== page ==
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Calculating Baud Rate.

  1. Sep 10, 2009 #1
    Question:

    It is determined that 100cycles of frequency 433MHz are required to recognize a symbol with a certain wireless receiver. Two symbols form a bit, fi + fm and fi - fm. What is the baud rate?

    I was thinking that since T=1/f then you would have:
    100cycles=1/433MHz => 100*433 = 43300hz
    so then the baud rate would be 43.3khz??

    Is that correct or am I wrong here?
     
  2. jcsd
  3. Nov 24, 2009 #2
    First of all, Hz = cycles per second, so when you divide cycles per second into 1, you end up with seconds per cycle (the period).

    If you have a frequency of 433MHz, then the period is 1/f = 1/(433MHz) = 2.3nS per cycle. In other words, it takes 2.3nS to complete 1 cycle.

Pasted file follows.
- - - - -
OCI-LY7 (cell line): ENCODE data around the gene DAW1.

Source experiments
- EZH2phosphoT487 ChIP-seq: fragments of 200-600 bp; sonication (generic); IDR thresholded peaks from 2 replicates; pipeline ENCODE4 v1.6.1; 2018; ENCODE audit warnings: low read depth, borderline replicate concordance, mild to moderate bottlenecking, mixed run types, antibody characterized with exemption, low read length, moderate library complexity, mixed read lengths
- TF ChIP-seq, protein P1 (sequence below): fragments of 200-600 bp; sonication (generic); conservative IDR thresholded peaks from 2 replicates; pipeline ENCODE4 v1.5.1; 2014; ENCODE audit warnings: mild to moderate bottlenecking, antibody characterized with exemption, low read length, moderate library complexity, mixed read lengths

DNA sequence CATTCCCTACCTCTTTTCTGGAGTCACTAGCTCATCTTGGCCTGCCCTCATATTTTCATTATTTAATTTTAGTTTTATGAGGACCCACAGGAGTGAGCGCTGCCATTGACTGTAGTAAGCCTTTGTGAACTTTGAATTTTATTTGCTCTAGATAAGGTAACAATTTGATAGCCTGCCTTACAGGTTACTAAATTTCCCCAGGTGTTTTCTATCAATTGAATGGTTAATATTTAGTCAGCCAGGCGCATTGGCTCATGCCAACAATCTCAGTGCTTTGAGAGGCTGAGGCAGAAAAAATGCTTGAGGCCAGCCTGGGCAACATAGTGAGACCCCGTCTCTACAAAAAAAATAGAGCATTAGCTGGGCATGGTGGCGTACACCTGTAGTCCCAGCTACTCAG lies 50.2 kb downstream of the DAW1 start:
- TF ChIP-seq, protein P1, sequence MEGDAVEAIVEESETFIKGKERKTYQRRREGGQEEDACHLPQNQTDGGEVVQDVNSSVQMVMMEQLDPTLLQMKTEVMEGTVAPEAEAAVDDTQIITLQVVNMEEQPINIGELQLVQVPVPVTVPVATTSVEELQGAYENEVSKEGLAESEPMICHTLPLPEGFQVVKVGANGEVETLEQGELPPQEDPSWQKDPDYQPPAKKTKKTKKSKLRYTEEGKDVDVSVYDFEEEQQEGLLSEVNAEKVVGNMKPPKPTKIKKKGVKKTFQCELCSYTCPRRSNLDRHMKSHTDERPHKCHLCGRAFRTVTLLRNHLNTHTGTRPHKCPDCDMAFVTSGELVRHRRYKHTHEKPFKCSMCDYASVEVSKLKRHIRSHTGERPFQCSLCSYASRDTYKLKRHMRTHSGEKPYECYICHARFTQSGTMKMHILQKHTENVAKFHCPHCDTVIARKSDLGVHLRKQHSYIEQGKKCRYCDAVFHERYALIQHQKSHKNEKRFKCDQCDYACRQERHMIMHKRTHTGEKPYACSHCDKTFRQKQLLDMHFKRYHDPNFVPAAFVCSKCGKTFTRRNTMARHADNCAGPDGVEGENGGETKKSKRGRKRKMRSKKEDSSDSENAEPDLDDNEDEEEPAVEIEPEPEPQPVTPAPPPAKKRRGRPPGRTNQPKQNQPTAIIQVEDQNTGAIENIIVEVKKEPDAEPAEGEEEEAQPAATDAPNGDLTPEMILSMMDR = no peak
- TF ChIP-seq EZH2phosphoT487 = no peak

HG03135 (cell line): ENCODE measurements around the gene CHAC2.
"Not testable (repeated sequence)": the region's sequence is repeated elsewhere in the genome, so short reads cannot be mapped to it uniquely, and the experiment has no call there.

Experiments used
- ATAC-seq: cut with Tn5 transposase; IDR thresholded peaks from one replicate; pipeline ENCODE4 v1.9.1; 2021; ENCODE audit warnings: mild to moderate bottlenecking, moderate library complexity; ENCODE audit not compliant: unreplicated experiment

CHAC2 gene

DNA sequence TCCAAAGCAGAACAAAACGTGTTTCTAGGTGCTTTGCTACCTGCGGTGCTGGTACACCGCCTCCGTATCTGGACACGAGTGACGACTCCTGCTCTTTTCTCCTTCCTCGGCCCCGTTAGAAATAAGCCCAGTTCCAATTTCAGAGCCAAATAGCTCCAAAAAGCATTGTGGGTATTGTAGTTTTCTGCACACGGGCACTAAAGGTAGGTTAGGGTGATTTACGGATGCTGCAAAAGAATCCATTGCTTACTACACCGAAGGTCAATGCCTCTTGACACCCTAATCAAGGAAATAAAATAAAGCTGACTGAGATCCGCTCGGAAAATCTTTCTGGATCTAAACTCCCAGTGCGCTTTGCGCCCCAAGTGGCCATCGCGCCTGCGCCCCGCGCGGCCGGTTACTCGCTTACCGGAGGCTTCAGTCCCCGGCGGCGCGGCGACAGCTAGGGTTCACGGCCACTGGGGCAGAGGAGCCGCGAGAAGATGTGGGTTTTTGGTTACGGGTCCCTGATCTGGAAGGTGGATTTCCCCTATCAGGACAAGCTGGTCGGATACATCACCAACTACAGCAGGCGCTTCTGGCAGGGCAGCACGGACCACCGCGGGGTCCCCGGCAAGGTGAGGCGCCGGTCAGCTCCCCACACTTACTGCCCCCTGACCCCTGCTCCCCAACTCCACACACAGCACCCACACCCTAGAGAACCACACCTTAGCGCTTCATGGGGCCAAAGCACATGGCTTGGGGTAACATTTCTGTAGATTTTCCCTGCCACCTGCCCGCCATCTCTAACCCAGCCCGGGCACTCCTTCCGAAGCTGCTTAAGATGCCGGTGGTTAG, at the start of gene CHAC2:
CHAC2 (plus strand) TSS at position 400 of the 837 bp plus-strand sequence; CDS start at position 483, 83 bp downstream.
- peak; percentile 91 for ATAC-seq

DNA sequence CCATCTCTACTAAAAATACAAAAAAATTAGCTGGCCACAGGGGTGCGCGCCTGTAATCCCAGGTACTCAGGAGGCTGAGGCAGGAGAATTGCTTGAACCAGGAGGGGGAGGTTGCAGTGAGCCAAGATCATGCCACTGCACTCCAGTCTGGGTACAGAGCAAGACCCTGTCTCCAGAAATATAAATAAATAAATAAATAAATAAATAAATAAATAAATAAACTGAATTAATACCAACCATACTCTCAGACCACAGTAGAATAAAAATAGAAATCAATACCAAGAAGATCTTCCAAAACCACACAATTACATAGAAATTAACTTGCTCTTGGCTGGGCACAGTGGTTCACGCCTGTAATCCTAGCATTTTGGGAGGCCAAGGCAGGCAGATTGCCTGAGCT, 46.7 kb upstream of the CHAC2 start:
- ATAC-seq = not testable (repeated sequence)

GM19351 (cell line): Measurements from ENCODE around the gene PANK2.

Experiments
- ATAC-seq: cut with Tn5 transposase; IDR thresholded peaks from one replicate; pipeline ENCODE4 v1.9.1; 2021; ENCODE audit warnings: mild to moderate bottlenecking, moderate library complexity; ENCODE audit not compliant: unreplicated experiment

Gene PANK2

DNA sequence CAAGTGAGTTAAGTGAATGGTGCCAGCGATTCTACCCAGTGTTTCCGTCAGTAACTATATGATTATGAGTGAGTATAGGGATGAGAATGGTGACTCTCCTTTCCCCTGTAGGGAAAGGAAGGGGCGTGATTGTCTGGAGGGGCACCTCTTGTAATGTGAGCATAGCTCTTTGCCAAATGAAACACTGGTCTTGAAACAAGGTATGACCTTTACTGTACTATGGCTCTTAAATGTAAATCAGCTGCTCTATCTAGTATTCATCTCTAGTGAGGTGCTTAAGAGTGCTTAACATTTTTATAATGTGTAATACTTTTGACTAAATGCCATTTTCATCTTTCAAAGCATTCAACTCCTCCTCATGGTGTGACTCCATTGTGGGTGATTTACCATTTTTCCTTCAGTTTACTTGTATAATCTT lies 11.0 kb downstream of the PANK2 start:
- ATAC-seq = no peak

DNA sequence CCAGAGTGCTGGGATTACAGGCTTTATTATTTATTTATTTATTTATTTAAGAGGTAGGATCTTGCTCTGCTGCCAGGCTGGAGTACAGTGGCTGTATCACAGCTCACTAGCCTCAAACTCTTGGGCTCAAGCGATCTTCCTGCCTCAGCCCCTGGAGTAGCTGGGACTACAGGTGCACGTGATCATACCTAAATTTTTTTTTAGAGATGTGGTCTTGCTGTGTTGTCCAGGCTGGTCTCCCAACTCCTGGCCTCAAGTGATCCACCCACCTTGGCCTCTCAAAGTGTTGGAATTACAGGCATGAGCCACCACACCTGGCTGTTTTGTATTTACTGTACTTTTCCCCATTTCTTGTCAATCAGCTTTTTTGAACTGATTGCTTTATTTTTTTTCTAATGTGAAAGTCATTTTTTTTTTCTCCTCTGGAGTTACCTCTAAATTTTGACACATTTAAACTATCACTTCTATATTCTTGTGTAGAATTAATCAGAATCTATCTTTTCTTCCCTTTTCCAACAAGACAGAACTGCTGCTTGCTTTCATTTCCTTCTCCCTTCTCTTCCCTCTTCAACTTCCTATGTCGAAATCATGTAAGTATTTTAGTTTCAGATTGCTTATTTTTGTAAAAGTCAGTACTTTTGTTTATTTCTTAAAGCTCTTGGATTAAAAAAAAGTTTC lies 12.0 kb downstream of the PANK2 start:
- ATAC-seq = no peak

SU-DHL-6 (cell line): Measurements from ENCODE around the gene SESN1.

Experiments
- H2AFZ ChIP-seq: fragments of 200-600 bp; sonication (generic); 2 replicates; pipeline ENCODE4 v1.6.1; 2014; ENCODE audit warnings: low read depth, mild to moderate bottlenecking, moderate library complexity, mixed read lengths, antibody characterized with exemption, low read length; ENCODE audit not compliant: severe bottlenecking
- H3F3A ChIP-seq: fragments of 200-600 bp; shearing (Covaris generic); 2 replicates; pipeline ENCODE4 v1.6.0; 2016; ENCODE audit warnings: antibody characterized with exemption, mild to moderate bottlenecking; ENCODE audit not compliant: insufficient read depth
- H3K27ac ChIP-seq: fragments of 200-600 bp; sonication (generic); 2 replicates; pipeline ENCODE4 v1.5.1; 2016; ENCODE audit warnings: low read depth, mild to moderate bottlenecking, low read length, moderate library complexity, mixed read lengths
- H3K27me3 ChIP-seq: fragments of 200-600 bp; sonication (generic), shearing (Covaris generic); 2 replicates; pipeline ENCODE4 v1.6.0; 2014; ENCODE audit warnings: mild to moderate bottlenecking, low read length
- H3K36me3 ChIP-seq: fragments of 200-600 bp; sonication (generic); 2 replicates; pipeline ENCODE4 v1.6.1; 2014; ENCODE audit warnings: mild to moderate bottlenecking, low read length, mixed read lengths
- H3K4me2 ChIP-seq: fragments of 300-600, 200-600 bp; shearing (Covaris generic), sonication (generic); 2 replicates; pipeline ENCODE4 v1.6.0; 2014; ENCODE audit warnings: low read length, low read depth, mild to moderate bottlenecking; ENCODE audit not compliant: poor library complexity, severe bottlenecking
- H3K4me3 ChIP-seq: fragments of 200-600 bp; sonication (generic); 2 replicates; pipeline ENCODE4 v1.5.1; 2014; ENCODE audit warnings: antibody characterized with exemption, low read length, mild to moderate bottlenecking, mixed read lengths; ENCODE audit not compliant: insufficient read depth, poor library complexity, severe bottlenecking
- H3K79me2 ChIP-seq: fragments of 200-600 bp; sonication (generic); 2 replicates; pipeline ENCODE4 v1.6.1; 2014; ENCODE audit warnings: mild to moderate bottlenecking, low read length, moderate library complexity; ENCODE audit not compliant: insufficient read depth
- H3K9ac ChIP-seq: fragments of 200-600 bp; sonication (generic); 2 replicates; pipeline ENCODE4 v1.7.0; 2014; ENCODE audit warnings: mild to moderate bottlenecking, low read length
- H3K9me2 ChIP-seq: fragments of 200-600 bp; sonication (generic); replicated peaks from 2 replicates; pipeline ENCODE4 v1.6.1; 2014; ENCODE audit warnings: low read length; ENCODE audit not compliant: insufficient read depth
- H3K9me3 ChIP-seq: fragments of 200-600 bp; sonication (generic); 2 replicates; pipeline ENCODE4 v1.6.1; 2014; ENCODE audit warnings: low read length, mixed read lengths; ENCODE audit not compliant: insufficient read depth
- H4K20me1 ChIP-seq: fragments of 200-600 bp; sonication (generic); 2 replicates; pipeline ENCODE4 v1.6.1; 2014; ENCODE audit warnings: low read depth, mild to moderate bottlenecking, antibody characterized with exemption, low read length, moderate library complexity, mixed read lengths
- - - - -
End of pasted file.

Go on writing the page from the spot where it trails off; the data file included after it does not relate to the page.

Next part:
Therefore 100 cycles of a 433MHz signal would take 100 * 2.3nS = 0.23 micro-seconds.

    I'm not sure what you mean by this statement. Since a bit is a 1 or 0, it is the smallest amount of data that you can deal with. Therefore, how can 2 symbols form a bit? Perhaps, you meant that 2 bits form a symbol? If that is the case, then since it took 100 cycles to be able to "see" a symbol, that would mean that it took 0.23 micro-seconds to see 2 bits, your bit rate would then be 2 bits/0.23 micro-seconds = approximately 8700 bps.

    Still, this is not the baud rate. Baud rate is defined as the maximum rate at which the signal can change states (symbols per second). The values are usually pretty close, but in some instances the bit rate can exceed the baud rate by a factor of 4.

    Based on my assumption of what your definition of a symbol is, I would guess that the baud rate is 9600.
     
  4. Nov 24, 2009 #3

    rcgldr

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  5. Dec 15, 2009 #4
    2.165 MHz would be my guess, but that doesn't see to jibe with the base-2-log approach...
     
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